Cloud 9 Curtains

Yes this blog is to share my quilting projects. No this first post is not about a quilt.

When Victor (the boyfriend) and I moved into our apartment, the curtain situation was a disaster. The previous owner and subsequent tenant seemed to be content with having screws & nails barely set in the concrete block walls with various “poles” (aka half of a shower curtain rod or wooden dowel) set on top.

Bad Curtain Rods

Gross “Curtain” rod hardware when we moved in

I was not pleased with the set-up. Imagine my surprise and glee at finding actual curtain hardware tucked in one of the closets. The first weekend after moving in involved installing these curtain rods and modifying the existing curtains in the apartment to use with the “new” hardware. Not wanting to invest personal funds in the curtain project, the guest room curtains were given a temporary fix until I was able to figure out exactly what to do.

Temporary Fix

Hanging the real hardware we found and temporary curtains

The curtain hardware that came with our apartment is reminiscent of the 1990’s or a hotel room. Continuing the deep clean of the apartment, I found three sheer curtain panels hiding in the guest room closet.

Curtain Hardware

Supplies to get started

It took a fair amount of meditation & pinterest searching to finally realize that a lightweight ruffled curtain was exactly what the room needed.

There are a variety of techniques to making ruffles. Since I envisioned a shabby chic style curtain, I did not need anything too precise.  I ended up using the last technique shown here.  Since I knew there would be 14 attachment points on the top of the curtain, I cut 14 strips out of the sheer panel  that had been hanging 4″ wide and 14 strips out of the off-white sheer panel I found 2″ wide.  Laid on top of each other, a stitch length of 5″ and a tension of 7 on the Brother sewing machine gave the perfect amount of ruffle without making the length too short.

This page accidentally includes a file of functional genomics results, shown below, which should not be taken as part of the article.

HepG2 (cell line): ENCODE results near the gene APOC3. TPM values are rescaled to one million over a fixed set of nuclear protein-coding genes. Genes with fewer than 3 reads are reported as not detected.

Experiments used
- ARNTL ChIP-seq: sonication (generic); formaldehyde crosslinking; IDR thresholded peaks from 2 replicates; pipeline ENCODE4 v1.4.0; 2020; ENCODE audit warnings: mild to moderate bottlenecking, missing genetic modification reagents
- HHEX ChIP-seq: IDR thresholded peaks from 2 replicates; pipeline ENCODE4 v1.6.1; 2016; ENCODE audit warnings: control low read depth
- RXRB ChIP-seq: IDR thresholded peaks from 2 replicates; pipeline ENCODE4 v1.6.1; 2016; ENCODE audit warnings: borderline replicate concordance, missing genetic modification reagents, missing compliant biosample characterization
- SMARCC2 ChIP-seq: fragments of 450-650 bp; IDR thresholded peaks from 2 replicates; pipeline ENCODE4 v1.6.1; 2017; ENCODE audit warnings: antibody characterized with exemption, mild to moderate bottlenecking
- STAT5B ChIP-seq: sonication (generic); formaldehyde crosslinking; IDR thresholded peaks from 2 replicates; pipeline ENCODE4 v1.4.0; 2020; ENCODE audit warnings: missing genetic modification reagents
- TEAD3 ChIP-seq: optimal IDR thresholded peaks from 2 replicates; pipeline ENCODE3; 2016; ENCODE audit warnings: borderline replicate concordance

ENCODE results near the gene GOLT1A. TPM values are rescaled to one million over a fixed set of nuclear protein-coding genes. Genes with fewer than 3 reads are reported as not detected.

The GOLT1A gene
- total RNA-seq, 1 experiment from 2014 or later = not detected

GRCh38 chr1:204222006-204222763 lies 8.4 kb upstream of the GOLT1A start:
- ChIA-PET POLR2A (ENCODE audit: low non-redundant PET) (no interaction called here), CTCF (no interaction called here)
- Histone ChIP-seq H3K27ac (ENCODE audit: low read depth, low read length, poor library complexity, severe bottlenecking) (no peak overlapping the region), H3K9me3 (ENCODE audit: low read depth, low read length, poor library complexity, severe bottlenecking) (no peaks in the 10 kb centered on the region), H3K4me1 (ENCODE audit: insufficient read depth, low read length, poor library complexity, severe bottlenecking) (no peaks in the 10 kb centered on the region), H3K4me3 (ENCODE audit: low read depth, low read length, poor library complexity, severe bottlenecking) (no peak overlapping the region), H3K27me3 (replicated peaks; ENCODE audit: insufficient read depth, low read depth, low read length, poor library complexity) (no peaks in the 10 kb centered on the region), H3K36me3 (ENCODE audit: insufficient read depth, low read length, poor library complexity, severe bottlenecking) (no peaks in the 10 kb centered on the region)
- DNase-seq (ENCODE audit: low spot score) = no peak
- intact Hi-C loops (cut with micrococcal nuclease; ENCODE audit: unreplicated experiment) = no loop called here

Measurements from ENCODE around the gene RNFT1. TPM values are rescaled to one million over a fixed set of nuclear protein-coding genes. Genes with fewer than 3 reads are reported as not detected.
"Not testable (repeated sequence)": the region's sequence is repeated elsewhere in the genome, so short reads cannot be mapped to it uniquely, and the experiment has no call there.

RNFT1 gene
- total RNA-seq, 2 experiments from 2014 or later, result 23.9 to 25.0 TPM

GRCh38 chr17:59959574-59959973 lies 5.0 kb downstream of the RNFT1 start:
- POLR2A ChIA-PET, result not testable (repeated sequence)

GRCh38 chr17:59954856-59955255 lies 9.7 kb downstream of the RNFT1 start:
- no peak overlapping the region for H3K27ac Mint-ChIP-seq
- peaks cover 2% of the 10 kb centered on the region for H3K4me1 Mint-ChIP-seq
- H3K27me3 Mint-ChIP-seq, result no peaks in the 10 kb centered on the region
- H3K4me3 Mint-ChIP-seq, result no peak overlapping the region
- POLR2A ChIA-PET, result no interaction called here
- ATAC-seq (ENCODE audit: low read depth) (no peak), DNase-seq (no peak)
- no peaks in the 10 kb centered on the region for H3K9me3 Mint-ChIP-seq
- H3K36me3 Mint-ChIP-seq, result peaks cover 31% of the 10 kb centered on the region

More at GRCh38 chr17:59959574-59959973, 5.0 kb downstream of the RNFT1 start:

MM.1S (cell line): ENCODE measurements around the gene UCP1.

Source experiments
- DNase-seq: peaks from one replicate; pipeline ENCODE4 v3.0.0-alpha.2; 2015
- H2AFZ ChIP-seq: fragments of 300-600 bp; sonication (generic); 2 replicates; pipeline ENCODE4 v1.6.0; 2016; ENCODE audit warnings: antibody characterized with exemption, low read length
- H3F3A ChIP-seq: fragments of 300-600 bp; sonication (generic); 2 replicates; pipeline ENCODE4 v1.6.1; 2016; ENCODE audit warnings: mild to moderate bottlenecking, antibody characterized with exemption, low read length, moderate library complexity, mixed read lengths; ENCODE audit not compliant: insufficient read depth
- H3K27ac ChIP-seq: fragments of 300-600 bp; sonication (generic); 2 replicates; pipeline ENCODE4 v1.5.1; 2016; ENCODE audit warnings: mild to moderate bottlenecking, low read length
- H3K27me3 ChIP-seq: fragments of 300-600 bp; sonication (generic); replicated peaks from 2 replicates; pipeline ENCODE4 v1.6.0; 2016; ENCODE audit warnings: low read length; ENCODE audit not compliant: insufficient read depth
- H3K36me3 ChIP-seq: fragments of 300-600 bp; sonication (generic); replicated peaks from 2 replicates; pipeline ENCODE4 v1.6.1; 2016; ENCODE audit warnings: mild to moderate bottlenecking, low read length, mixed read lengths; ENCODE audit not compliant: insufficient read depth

Ruffle Construction

Making the individual ruffles

I did do some measuring and calculations in figuring out how far apart to place each of the ruffle strips and getting the finished length of the curtain to the appropriate width. I was raised on the phrase “measure twice cut once” but honestly, measuring is not my favorite thing, so this part I winged a bit and crossed my fingers it would work.  Thankfully it did.


Rough measurements and calculations

Once all 28 ruffle stips were sewn and the panels were marked, I simply sewed the strips on top.  The tricky part came into play when figuring out how to “shorten” up the curtain. I ended up folding the fat seam at the top over and then gathering the two points together to make a “pocket” on the back where the hook could be inserted.

Top of the Curtain

How to attach at the top

Finally up, I was surprised how much shorter the finished curtains were, but realized it was a blessing in disguise since the guest bed sits right along the wall next to the window.  I am so happy with the finished product. It gives a good amount of privacy while still letting in lots of natural light during the day.

Finished Curtain

Finished Ruffle Curtains!